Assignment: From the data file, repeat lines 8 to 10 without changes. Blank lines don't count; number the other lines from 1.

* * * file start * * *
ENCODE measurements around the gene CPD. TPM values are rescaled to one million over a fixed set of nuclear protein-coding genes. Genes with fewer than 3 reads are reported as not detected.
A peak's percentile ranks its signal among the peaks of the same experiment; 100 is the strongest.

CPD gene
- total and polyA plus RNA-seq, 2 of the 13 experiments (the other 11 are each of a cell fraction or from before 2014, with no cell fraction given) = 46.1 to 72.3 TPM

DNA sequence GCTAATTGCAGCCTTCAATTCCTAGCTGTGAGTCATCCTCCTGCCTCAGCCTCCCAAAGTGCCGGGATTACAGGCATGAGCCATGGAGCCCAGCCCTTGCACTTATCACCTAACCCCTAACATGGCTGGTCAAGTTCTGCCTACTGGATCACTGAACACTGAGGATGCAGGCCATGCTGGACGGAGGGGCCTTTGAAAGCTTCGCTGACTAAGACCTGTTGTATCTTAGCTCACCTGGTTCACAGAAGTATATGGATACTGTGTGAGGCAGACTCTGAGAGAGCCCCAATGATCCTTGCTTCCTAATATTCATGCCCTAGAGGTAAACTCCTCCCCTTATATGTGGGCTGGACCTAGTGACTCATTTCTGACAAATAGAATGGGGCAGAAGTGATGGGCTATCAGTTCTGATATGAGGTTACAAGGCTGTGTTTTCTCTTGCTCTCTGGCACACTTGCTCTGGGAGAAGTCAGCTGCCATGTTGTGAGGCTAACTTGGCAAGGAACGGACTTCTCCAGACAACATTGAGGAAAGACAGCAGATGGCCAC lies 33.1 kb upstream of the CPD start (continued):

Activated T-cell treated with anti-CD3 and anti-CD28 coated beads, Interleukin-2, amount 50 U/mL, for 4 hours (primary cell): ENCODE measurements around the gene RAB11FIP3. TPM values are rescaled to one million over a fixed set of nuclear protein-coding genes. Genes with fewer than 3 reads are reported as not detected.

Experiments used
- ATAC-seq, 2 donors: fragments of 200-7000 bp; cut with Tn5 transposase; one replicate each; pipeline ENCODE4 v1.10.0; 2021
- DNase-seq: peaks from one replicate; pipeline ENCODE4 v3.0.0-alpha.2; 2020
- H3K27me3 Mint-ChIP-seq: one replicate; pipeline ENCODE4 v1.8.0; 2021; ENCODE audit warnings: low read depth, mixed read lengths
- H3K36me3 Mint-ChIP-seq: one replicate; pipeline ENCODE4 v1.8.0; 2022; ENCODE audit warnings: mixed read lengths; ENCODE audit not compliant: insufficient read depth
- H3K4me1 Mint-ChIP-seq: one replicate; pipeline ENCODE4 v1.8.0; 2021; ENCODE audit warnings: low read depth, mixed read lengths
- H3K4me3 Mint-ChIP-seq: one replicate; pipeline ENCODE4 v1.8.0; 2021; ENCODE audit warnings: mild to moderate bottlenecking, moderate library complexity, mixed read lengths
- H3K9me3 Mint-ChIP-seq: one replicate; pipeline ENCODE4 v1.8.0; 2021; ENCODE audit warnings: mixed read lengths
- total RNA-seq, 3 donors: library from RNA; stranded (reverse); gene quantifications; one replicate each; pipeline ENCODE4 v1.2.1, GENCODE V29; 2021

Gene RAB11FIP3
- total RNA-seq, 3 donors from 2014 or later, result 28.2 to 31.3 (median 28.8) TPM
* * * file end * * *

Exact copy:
- ATAC-seq, 2 donors: fragments of 200-7000 bp; cut with Tn5 transposase; one replicate each; pipeline ENCODE4 v1.10.0; 2021
- DNase-seq: peaks from one replicate; pipeline ENCODE4 v3.0.0-alpha.2; 2020
- H3K27me3 Mint-ChIP-seq: one replicate; pipeline ENCODE4 v1.8.0; 2021; ENCODE audit warnings: low read depth, mixed read lengths